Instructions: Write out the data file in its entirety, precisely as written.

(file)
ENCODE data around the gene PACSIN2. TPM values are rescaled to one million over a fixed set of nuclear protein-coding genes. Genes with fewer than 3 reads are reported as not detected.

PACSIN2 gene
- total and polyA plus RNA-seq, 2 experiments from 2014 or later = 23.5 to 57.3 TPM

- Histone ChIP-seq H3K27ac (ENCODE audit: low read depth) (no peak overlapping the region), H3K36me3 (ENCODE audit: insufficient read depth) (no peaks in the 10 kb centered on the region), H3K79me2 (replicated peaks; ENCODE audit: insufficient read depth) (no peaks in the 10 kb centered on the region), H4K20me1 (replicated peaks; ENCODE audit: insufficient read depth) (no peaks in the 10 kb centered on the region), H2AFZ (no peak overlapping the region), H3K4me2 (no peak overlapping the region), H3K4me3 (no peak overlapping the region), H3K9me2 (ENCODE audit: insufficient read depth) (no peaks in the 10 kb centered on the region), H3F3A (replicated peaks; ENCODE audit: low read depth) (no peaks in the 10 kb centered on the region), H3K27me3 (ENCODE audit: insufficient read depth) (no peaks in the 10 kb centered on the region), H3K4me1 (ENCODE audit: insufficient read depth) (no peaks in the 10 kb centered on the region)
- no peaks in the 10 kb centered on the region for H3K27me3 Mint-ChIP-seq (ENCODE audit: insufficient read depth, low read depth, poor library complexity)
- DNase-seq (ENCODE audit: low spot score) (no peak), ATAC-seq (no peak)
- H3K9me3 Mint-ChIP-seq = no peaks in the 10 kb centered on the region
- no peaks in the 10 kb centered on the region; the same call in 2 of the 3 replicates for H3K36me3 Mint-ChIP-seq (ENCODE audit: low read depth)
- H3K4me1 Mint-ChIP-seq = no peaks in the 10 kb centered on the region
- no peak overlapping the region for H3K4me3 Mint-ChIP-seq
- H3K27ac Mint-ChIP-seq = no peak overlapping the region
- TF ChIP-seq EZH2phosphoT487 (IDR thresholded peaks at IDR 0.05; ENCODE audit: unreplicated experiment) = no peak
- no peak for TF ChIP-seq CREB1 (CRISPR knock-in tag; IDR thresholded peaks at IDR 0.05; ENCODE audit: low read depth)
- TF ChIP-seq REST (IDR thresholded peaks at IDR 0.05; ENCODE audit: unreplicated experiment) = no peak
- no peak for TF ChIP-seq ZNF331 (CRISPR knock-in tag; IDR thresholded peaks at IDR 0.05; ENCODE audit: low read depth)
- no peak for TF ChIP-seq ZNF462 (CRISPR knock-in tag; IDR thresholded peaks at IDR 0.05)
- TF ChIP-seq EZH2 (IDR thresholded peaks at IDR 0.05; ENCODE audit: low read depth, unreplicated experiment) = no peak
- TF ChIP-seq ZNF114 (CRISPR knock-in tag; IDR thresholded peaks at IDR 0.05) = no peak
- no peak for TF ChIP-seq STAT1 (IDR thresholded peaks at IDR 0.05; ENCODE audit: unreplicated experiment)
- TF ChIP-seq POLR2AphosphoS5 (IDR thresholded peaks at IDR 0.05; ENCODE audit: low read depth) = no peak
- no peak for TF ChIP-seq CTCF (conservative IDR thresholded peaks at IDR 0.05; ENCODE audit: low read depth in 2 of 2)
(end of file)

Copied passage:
ENCODE data around the gene PACSIN2. TPM values are rescaled to one million over a fixed set of nuclear protein-coding genes. Genes with fewer than 3 reads are reported as not detected.

PACSIN2 gene
- total and polyA plus RNA-seq, 2 experiments from 2014 or later = 23.5 to 57.3 TPM

- Histone ChIP-seq H3K27ac (ENCODE audit: low read depth) (no peak overlapping the region), H3K36me3 (ENCODE audit: insufficient read depth) (no peaks in the 10 kb centered on the region), H3K79me2 (replicated peaks; ENCODE audit: insufficient read depth) (no peaks in the 10 kb centered on the region), H4K20me1 (replicated peaks; ENCODE audit: insufficient read depth) (no peaks in the 10 kb centered on the region), H2AFZ (no peak overlapping the region), H3K4me2 (no peak overlapping the region), H3K4me3 (no peak overlapping the region), H3K9me2 (ENCODE audit: insufficient read depth) (no peaks in the 10 kb centered on the region), H3F3A (replicated peaks; ENCODE audit: low read depth) (no peaks in the 10 kb centered on the region), H3K27me3 (ENCODE audit: insufficient read depth) (no peaks in the 10 kb centered on the region), H3K4me1 (ENCODE audit: insufficient read depth) (no peaks in the 10 kb centered on the region)
- no peaks in the 10 kb centered on the region for H3K27me3 Mint-ChIP-seq (ENCODE audit: insufficient read depth, low read depth, poor library complexity)
- DNase-seq (ENCODE audit: low spot score) (no peak), ATAC-seq (no peak)
- H3K9me3 Mint-ChIP-seq = no peaks in the 10 kb centered on the region
- no peaks in the 10 kb centered on the region; the same call in 2 of the 3 replicates for H3K36me3 Mint-ChIP-seq (ENCODE audit: low read depth)
- H3K4me1 Mint-ChIP-seq = no peaks in the 10 kb centered on the region
- no peak overlapping the region for H3K4me3 Mint-ChIP-seq
- H3K27ac Mint-ChIP-seq = no peak overlapping the region
- TF ChIP-seq EZH2phosphoT487 (IDR thresholded peaks at IDR 0.05; ENCODE audit: unreplicated experiment) = no peak
- no peak for TF ChIP-seq CREB1 (CRISPR knock-in tag; IDR thresholded peaks at IDR 0.05; ENCODE audit: low read depth)
- TF ChIP-seq REST (IDR thresholded peaks at IDR 0.05; ENCODE audit: unreplicated experiment) = no peak
- no peak for TF ChIP-seq ZNF331 (CRISPR knock-in tag; IDR thresholded peaks at IDR 0.05; ENCODE audit: low read depth)
- no peak for TF ChIP-seq ZNF462 (CRISPR knock-in tag; IDR thresholded peaks at IDR 0.05)
- TF ChIP-seq EZH2 (IDR thresholded peaks at IDR 0.05; ENCODE audit: low read depth, unreplicated experiment) = no peak
- TF ChIP-seq ZNF114 (CRISPR knock-in tag; IDR thresholded peaks at IDR 0.05) = no peak
- no peak for TF ChIP-seq STAT1 (IDR thresholded peaks at IDR 0.05; ENCODE audit: unreplicated experiment)
- TF ChIP-seq POLR2AphosphoS5 (IDR thresholded peaks at IDR 0.05; ENCODE audit: low read depth) = no peak
- no peak for TF ChIP-seq CTCF (conservative IDR thresholded peaks at IDR 0.05; ENCODE audit: low read depth in 2 of 2)